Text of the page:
insider info: tips for BRINGING HOME YOUR NEW PUPPY

BRINGING HOME PUPPY

THIS IS JAKE WHEN HE WAS A COUPLA WEEKS OLD

to be completely prepared for him, I asked our pet contributor, Simone Kingston to put together her good-to-know tips for all new puppy-parents
{I thought I’d share, just in case you have a new addition to family on the horizon!}


Bringing some four-legged energy in the home always sparks excitement and with reason, but there a few things to remember to keep your pup safe and happy during those few first inquisitive weeks.

Your new little buddy has just left his mum and other siblings so may be feeling a little nervous and confused about where they are and who you are. Obviously the first thing you will want to do is squeeze and cuddle, ooh and aah, tickle and snuggle and discuss their good looks and this is a must, but it is also important to give them time to explore their new home and check things out for themselves.

So when you can bring yourself to put your pup down, do it, and let them just go for a a wander. At first they may seem very unsure, but quickly enough they will be sniffing around and chewing on anything left on the floor, a gentle reminder to sweep daily. They probably won’t venture too far from you but it is all about starting to give them some confidence in their new home.

The first night with their family is always a big one and it is important that you and your household decide where you want your puppy to sleep ongoing and more importantly to stick with the plan. At times this may be hard, especially if there is some whining and howling, not only from the pup from from other family members, but it is vital to lay the groundwork from day one to establish an easier relationship with your pet.

If you’re like me and happy for your dog to sleep in your room {or on your bed} than this process will be easier, but even then I would not recommend starting them off sleeping with you. A bed next to yours or even a crate near the doorway will help keep your pup more relaxed knowing he can can hear your breathing and your voice comforting them if they are unsettled.

If the laundry is your preferred option, a crate can be ideal here too. It will keep them safe and give them some security, but be prepared they may be tears, perhaps until dawn, but know that each evening will become easier and within a few days your pup should be comfortable with his sleeping arrangements.

Toilet training is a matter of being consistent. Get into the routine of taking your puppy outside every morning when you wake up, when they arise from any snooze long or short, or after long periods of play. If he manages to go in the right spot, praise him with a pat, jump up and down in delight and perhaps reward him with a small training treat, liver will become your best friend.

If mistakes happen, which they will, try not to make too much of a fuzz, just find a work meaning “not ideal” pick your pup up and take them outside to the appropriate place. If you stick to your routine toilet training usually doesn’t take too long.

Toys are so important so make sure you have a couple from day one. A pup needs to know that this is his stuff, not all the other stuff in the home. Play with toys with your pup and if he happens to be seen with a roll of toilet paper in his mouth, take it off him and immediately replace it with one of his toys. He should get it soon enough. Change his toys regularly so he doesn’t get bored.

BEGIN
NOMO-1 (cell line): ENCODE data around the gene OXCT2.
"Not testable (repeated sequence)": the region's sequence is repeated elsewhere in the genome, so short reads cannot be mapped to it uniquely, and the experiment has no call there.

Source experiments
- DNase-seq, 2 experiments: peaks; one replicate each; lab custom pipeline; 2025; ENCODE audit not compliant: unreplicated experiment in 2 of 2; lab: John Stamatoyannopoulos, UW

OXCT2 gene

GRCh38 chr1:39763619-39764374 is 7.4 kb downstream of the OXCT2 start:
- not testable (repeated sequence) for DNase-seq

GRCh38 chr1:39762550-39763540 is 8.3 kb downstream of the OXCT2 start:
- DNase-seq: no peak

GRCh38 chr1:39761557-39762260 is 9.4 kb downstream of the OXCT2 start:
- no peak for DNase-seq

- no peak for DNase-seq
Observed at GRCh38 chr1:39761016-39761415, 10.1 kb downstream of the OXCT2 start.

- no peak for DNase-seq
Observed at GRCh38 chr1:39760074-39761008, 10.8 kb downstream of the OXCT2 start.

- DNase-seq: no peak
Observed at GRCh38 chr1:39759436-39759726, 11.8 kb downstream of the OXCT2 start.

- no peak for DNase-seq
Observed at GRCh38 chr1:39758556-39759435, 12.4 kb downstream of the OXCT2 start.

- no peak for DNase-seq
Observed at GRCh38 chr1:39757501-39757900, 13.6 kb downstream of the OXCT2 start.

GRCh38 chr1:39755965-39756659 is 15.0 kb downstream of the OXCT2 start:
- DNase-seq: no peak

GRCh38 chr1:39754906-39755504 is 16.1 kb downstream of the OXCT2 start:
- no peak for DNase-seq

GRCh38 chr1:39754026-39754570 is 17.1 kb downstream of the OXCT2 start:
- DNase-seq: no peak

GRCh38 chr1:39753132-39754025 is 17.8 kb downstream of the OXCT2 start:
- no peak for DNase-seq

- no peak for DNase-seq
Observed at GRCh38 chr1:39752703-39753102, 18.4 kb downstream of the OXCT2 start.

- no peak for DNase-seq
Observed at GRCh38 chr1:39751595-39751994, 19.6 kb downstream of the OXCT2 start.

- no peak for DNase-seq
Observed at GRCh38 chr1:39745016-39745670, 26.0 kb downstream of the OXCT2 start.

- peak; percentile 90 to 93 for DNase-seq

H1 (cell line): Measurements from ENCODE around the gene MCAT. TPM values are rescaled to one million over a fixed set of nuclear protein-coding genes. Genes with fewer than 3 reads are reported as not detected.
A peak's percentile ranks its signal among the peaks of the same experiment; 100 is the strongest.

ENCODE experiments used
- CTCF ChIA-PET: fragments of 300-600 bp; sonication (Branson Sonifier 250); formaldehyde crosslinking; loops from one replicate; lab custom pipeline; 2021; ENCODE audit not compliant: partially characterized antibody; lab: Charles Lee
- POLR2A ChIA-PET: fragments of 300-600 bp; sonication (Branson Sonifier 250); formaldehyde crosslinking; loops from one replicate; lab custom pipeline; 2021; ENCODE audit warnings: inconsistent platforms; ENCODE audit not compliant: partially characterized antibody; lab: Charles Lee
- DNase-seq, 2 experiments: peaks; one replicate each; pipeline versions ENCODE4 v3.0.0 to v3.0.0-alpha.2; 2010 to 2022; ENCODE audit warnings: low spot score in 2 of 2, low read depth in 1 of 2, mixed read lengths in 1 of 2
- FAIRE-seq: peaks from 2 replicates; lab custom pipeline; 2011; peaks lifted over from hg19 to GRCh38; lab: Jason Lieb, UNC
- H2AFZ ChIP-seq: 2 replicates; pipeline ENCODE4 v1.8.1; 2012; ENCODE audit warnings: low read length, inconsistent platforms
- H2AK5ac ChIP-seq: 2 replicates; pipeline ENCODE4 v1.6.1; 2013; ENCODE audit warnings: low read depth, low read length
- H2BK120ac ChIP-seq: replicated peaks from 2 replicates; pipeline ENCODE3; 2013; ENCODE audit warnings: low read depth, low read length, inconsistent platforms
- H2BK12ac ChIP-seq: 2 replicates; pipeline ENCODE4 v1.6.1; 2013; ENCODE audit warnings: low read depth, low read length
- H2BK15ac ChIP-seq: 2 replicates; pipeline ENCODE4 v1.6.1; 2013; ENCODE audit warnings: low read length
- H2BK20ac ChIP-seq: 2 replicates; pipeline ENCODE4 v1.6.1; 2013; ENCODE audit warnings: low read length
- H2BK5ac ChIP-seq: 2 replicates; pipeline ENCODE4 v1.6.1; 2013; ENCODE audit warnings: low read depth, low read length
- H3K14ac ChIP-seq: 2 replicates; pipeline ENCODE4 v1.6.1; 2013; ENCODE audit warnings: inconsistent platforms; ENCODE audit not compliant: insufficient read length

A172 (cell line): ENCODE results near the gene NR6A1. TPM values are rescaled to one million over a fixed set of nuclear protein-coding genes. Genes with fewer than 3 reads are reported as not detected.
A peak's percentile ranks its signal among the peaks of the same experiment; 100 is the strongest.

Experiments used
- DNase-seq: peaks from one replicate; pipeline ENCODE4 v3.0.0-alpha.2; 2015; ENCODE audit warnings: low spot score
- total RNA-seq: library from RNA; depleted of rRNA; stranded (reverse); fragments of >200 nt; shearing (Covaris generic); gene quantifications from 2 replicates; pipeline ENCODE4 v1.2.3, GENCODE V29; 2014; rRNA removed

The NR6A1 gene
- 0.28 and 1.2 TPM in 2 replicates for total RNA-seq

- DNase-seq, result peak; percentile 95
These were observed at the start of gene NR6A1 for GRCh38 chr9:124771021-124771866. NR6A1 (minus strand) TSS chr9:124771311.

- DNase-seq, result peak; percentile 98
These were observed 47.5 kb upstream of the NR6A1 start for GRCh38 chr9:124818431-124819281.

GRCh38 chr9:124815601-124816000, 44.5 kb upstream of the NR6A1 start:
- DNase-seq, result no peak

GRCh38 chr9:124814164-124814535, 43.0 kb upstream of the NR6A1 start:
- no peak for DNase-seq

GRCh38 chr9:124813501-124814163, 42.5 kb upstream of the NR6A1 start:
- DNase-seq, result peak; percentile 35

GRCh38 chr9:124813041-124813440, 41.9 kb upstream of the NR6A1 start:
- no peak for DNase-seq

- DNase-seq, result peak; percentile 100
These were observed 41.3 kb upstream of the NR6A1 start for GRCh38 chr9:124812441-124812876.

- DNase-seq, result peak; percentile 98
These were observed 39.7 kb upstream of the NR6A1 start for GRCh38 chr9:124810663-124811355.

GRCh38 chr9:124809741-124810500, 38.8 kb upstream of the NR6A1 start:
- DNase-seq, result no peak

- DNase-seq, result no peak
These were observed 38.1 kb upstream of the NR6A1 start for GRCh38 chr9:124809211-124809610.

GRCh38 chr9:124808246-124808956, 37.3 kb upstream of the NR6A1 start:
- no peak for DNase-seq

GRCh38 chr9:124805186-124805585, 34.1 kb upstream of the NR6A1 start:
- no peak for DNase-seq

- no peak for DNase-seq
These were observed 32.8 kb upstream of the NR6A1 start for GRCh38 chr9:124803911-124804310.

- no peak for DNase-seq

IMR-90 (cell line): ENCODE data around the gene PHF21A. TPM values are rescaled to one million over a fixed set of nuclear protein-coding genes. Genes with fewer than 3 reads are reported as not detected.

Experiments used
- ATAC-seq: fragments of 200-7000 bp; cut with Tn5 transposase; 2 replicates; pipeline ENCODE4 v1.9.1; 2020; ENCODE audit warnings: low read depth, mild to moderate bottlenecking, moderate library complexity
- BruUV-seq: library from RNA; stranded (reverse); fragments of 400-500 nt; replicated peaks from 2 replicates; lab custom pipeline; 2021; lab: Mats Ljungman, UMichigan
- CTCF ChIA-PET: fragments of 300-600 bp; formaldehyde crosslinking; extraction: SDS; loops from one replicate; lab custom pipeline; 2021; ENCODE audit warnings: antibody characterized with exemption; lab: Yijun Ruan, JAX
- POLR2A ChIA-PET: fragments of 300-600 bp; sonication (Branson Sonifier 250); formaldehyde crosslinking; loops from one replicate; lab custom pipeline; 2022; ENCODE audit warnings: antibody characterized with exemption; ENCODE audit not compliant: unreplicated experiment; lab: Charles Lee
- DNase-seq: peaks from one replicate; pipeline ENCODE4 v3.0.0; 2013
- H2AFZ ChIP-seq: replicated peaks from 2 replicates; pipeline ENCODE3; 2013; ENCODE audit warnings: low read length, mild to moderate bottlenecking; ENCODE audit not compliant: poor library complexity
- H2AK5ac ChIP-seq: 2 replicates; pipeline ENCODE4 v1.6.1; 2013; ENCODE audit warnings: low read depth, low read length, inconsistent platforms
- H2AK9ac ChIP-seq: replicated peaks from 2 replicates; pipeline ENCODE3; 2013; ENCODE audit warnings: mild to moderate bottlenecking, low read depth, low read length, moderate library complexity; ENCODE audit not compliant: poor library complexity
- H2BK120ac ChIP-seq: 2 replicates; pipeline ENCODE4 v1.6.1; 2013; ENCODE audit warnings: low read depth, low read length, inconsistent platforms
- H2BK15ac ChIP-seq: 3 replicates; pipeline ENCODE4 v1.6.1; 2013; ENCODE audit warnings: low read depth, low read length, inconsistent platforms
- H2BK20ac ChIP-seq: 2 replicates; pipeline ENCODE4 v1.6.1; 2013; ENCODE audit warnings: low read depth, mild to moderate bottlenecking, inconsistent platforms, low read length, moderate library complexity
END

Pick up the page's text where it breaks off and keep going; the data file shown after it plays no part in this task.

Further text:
I recommend putting a collar on your pup within the first week. Initially pop in on for just a few hours so they get used to it and after a couple of times leave it on.

Also starting them on a lead casually in the backyard is great. Just let them wonder around and follow them with the lead, without pulling them anywhere in particular, then once they are comfortable, start to lead them along. This will help a lot when it comes to the big day they go venturing out and about.

My other tips include:

* Make sure your garden is pet friendly. You pup will love to explore and stick their nose into everything, so make sure you have no poisonous plants or products hanging around. Also make sure your fences and balconies are secure.

* Don’t leave electrical cords or phone lines hanging around as a chew toy, learnt this lesson the hard way, back in the days when the internet connected only from a phone line.

* Keep food items out of reach. Gone are the days that you can leave your half eater burger on the coffee table.

* Close off staircases or open high spaces to prevent your pup from getting hurt. Baby gates
will come in very handy.

* Cover your rubbish bins, laundry hampers, washing machines and dishwashers. All of these items carry yummy smells that dogs will love.

* Establish puppy friendly zones, let you pup know where he is and isn’t allowed. Dogs love consistency and understand boundaries and will learn quickly where they are free to roam.

Most importantly, enjoy! You dog is now part of your family and he will do everything he can to make you happy. He will love you unconditionally and you will do no wrong. This adventure together will be one that you will treasure always and there is lots of fun and days in the park coming your way. But be warned, your dog will put a huge paw print on your heart and life will never be the same!
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CLICK HERE for more info about the very-gorgeous Simone

{FYI: Jake, our puppy pictured above, was adopted from Cloudcatcher Labradoodles}

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